A year ago there were persistent speculation that the novel coronavirus had been made at a lab in Wuhan, China and that Covid-19 had somehow escaped. Many of those claims were dismissed as wild conspiracy theories, and as a result Facebook and other social media platforms removed any such assertion that Covid was man-made.
Since February 2020, Facebook has said it would remove posts that suggested that the virus was made-man, while the social media platform has also began to pull posts that spread vaccine misinformation or other false claims that have been debunked by public health officials.
Now this week, the social network has made an “about face” and announced that it will no longer remove posts on its platform that take such a stance about the origins of Covid-19.
“In light of ongoing investigations into the origin of Covid-19 and in consultation with public health experts, we will no longer remove the claim that Covid-19 is man-made from our apps,” a Facebook spokesperson reportedly told CNN Business via a statement on Wednesday.
“We’re continuing to work with health experts to keep pace with the evolving nature of the pandemic and regularly update our policies as new facts and trends emerge,” the statement added.
So what changed?
For one, the announcement was made after President Joe Biden announced that he had directed the U.S. intelligence community (IC) to determine the origins of Covid-19, including the possibility that it may have been created at a Chinese lab.
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A U.S. intelligence report has already identified three researchers at the Wuhan Institute of Virology who had fallen ill and sought treatment at a hospital in November 2019 with flu-like symptoms. That has led to speculation that those researchers may have somehow contracted the virus – while the timeline puts their illness more than a month before the existence of Covid-19 had been disclosed by the Chinese government.
The evidence is far from conclusive on the origin of the pandemic – but it has been enough for the social network to change course.
“Facebook has made that change as the evidence or the lack thereof of how the Covid virus emerged as changed. From that perspective it is an understandable adjustment,” said technology and telecommunications analyst Roger Entner of Recon Analytics.
“This position is consistent with what the administration is doing now in order to investigate the truth behind this claim,” added Rob Enderle, principal analyst of the Enderle Group.
“There was never enough evidence to prove the source of the virus, making a claim it was natural remains relatively hard to support,” explained Enderle who covers trends in the tech world including across the social media platforms.
Enderle said that Facebook may have been wrong to silence the spread of discussion on the origins of Covid.
“The Chinese behavior also suggested not only wasn’t the wet market the cause – it remains open – but was covering up what happened (resisting a full investigation) suggests Facebook was premature in their earlier ruling,” he added.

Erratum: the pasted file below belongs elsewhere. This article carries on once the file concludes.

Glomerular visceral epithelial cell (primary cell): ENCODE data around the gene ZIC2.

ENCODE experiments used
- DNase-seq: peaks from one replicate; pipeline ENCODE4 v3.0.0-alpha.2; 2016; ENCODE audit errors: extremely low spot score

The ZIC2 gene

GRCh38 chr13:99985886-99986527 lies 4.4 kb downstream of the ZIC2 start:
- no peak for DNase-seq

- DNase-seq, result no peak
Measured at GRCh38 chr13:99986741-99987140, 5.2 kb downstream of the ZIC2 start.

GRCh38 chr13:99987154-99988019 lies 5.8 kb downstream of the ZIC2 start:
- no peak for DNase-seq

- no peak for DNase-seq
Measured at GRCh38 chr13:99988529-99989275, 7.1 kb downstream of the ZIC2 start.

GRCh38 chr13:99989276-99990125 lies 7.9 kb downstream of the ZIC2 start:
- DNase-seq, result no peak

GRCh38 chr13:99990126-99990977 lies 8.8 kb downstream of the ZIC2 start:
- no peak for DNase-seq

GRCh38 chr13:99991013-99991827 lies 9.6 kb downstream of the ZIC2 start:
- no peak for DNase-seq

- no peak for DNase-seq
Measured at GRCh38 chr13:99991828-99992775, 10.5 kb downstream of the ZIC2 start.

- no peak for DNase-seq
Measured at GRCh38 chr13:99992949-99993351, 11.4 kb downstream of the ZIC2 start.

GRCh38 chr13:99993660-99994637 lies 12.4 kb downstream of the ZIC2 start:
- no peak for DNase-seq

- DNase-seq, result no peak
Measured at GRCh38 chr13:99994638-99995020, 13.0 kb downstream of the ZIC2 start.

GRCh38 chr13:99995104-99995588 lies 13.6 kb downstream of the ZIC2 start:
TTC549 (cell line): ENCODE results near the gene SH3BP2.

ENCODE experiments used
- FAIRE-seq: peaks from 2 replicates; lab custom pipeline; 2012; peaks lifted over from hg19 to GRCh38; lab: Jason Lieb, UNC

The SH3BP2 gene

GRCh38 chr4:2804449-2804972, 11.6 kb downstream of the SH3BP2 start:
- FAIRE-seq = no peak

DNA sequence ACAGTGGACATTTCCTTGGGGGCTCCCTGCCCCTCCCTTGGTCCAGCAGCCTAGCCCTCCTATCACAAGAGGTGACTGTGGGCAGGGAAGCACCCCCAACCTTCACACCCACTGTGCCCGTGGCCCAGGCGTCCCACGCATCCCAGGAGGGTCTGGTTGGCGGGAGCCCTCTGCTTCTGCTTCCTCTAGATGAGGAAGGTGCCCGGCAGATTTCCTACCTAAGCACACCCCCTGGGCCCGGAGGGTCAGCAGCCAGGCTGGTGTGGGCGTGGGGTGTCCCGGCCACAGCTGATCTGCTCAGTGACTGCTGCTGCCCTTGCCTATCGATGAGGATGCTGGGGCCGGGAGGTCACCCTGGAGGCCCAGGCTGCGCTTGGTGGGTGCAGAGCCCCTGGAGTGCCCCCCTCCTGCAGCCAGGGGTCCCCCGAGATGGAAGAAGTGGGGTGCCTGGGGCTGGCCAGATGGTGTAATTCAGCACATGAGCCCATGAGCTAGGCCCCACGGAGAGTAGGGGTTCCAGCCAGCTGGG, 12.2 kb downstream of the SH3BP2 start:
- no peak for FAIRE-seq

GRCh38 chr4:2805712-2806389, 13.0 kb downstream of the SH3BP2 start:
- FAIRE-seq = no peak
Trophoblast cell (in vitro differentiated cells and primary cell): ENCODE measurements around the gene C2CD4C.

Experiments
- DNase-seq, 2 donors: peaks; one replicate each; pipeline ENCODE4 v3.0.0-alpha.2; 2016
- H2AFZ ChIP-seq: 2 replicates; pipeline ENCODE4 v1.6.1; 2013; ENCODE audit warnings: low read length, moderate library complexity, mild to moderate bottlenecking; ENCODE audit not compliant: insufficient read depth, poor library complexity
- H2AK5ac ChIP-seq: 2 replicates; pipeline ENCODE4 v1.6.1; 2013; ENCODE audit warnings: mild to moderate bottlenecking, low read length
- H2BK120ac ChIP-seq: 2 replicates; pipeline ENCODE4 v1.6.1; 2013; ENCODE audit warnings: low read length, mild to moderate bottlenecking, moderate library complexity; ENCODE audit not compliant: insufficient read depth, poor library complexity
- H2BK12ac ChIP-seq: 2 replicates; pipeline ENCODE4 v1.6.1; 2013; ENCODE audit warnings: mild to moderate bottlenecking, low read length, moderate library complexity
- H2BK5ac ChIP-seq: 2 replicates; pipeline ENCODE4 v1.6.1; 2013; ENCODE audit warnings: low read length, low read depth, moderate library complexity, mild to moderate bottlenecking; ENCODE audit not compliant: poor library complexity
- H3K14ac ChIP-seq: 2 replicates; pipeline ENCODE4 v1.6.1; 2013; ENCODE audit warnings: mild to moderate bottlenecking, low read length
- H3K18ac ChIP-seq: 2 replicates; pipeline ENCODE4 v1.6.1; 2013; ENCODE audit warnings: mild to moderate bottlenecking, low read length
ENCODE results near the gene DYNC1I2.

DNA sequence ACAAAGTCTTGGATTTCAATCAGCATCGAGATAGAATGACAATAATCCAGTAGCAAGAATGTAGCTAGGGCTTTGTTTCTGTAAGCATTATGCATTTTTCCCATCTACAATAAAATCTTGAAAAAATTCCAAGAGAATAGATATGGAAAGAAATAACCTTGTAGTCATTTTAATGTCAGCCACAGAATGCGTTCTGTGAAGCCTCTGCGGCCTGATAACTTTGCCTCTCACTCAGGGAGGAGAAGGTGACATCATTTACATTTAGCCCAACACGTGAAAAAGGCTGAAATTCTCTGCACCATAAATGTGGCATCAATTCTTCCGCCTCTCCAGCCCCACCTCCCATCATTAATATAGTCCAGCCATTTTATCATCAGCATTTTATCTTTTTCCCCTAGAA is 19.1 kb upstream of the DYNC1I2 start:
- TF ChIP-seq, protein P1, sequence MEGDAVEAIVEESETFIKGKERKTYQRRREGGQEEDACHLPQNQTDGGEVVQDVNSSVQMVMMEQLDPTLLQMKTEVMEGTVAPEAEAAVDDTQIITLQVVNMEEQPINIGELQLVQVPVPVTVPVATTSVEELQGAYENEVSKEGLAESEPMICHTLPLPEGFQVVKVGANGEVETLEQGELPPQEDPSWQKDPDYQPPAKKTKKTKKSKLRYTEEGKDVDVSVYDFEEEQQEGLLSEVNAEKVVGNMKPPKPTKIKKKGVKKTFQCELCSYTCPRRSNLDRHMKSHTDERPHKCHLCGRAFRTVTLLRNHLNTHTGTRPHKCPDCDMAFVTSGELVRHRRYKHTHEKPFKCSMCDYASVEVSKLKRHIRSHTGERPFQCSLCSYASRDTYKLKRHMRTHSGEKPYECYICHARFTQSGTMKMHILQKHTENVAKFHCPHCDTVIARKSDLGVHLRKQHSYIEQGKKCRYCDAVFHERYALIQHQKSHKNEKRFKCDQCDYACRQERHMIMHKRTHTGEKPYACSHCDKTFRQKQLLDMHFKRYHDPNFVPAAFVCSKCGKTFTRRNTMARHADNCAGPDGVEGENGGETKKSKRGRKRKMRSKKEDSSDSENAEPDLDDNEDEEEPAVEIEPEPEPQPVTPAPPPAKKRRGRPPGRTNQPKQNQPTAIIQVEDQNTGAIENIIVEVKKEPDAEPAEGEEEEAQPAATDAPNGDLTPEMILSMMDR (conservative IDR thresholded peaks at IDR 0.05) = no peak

Social Media Isn’t The News Media
More Americans than ever continue to rely on the social platforms for news and information, but as was seen in the election last year, it is quite easy for misinformation and even disinformation to also spread quickly – perhaps even faster than the actual coronavirus.
“The problem for Facebook is that the truth is often fluid when evidence is lacking, so moderating it is problematic,” warned Enderle.
“There were three critical elements, reports that the security at the facility was inadequate for the type of research being done making a problem likely, three people who worked at the facility got Covid-19 symptoms before any other reported incidence, and China’s not shutting down wet markets to prevent other pandemics suggesting they didn’t think it came that way either regardless of what they said publicly,” said Enderle.
Facebook may have attempted to do “good” by stopping what it saw a year ago as “misinformation” but in the process it may have also silenced actual debate.
“Facebook is still learning, but the issue here is they made that first ruling prematurely overriding the sitting president, who in this rare instance, may have been right,” said Enderle. “The concern is, in many cases, people are taking hard positions when the data does not yet reliably support them. Trying to moderate the truth without a gold standard for the truth is always going to be problematic.”
The social media platforms have found in recent months that there are times where it may need to step in to control the conversation – first to keep things civil, but also to stop the spread of dangerous speech or just misinformation.
“When it comes to freedom of speech, we have to remember that the First Amendment protects us and Facebook from government interference regarding our speech,” said Entner. “It does not protect us from the interference from private parties. It’s Facebook’s platform and it has total freedom to allow whatever speech it deems appropriate or not, just like you and me can determine what speech is allowed in our house.”
In other words: ” Their platform, their rules,” said Entner
“Does that mean that you are consuming content, information, and news through a Facebook prism,” he pondered. “Yes, of course, but the same happens if you read or watch CNN, Fox News, the BBC, Xinhua or Russia Today. Some outlets are more trustworthy and have a different angle than others.”